Overreaction Analysis In State-Owned Equities

George Bakos, George Petrakos
2017 Asian Economic and Financial Review  
This paper challenges the research hypothesis that psychological factors and market sentiment can influence and alter the trajectory of state-owned equities. For this purpose, an overreaction analysis was performed in a wide data spectrum consisting of daily returns of 184 state-owned enterprises operating in countries from three continents, over a ten year period divided in five biannual test periods. Portfolio separation and Cumulative Abnormal Returns generated no evidence towards the
more » ... towards the existence of overreaction phenomena across all test-periods. Average and Median Cumulative Abnormal Returns, tested with parametric and nonparametric statistical analysis, did not exhibit reversal patterns in the behavior of loser and winner portfolios, thus neutralizing the possibility of earlier overreaction in the state-owned stocks under study. The outcome concerning state-owned enterprises contrasts with the corresponding research hypothesis and outcomes in the literature regarding behavioral economics and overreaction effects in private enterprises. Contribution/ Originality This study contributes in the theoretical and empirical investigation of the differences and similarities between state and private owned companies regarding reversal patterns in their stock behavior and overreaction phenomena. It presents and analyzes the results of an empirical survey addressing a wide data spectrum consisting of daily returns of 184 state-owned enterprises operating in countries from three continents, over a ten year period. Statistical methodology, commonly used in the literature of behavioral economics in the private sector, is applied here in order to provide inference for the public sector as well. and trends can be viewed as results of the rational investment thinking and careful analysis of all available and relevant data. Recently, many researchers have challenged the core principles of the Efficient Market Hypothesis and the modern neoclassical "faultless" description of the markets. Bayes' rule violations noted by Kahneman and Tversky (1977) ; Schiller (1981) argument of irrational disagreement in dividends variation compared to aggregate stock volatility and Basu (1977) price-earnings ratio anomaly noted as P/E ratio discordance to future stock returns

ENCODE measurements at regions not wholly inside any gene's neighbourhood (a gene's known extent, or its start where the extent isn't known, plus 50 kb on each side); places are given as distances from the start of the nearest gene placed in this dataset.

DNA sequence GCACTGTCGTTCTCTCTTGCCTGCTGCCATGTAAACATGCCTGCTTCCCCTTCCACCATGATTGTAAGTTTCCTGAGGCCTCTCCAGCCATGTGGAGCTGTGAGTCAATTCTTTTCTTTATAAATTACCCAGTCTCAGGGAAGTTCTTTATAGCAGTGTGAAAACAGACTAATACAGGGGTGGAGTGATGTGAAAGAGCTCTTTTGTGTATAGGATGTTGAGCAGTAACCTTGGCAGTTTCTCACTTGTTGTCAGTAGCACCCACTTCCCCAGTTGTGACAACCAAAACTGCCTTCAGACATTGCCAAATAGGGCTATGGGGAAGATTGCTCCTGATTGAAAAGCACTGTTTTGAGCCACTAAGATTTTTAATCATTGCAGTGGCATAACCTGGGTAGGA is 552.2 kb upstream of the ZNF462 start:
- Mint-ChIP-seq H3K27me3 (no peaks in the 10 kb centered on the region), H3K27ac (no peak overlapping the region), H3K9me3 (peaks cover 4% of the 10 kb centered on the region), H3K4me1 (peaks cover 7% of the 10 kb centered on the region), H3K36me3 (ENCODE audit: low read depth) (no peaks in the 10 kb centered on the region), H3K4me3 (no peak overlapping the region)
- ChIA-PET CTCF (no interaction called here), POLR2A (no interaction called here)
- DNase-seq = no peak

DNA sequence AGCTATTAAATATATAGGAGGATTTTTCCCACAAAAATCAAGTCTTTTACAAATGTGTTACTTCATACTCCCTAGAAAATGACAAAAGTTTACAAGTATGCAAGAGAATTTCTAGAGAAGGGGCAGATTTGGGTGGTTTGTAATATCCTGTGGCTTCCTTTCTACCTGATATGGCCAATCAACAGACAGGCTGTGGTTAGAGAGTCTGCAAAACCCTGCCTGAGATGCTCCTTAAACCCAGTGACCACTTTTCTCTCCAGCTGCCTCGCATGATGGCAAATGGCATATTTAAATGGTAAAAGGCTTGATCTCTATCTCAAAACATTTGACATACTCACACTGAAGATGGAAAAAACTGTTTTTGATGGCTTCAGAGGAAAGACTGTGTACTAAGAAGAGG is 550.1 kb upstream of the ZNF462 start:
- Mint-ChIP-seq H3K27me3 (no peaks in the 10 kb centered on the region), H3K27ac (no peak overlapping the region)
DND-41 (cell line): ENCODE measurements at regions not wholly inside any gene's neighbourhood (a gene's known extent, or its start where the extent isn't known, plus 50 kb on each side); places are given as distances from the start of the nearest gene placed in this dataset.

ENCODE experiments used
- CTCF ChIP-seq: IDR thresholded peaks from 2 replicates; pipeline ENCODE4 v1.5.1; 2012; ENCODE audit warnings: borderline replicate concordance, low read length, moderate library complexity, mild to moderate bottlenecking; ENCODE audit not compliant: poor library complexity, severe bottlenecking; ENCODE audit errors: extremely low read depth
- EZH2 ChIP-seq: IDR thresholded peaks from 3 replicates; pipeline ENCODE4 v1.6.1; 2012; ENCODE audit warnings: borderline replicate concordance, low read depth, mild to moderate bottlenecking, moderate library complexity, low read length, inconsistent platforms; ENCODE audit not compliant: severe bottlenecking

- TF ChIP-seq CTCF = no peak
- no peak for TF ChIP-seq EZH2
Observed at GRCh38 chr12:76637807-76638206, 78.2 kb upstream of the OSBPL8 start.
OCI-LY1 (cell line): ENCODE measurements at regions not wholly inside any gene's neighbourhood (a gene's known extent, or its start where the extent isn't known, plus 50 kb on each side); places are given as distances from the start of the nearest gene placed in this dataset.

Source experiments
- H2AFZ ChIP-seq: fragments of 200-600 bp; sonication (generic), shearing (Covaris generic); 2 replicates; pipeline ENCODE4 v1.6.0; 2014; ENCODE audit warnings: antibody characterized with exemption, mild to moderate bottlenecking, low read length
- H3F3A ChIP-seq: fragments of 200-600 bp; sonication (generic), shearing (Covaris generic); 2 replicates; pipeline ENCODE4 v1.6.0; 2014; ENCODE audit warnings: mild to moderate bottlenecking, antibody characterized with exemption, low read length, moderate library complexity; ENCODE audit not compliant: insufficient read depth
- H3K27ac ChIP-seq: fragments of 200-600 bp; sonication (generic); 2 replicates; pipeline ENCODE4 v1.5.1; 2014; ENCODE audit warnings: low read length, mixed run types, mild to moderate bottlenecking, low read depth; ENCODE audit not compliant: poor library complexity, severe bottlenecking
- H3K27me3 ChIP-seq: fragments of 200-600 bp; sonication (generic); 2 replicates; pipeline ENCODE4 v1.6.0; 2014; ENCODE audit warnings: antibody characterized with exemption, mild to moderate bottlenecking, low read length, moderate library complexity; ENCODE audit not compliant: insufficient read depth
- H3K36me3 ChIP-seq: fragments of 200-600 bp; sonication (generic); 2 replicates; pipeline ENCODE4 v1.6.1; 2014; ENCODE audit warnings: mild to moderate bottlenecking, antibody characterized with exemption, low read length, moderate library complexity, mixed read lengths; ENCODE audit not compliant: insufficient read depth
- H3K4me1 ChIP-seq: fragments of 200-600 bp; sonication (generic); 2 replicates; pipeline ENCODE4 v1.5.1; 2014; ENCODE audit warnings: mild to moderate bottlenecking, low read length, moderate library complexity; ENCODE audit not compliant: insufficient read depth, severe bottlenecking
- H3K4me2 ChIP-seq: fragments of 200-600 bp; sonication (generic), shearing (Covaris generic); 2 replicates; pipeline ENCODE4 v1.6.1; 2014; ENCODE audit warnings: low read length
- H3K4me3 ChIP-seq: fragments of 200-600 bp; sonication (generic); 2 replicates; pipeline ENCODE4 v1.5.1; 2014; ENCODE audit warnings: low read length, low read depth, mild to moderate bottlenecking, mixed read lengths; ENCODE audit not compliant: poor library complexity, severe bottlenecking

doi:10.18488/journal.aefr/2017.7.3/102.3.267.278 fatcat:2vsdgza36bfupmxfxk4h7fd7l4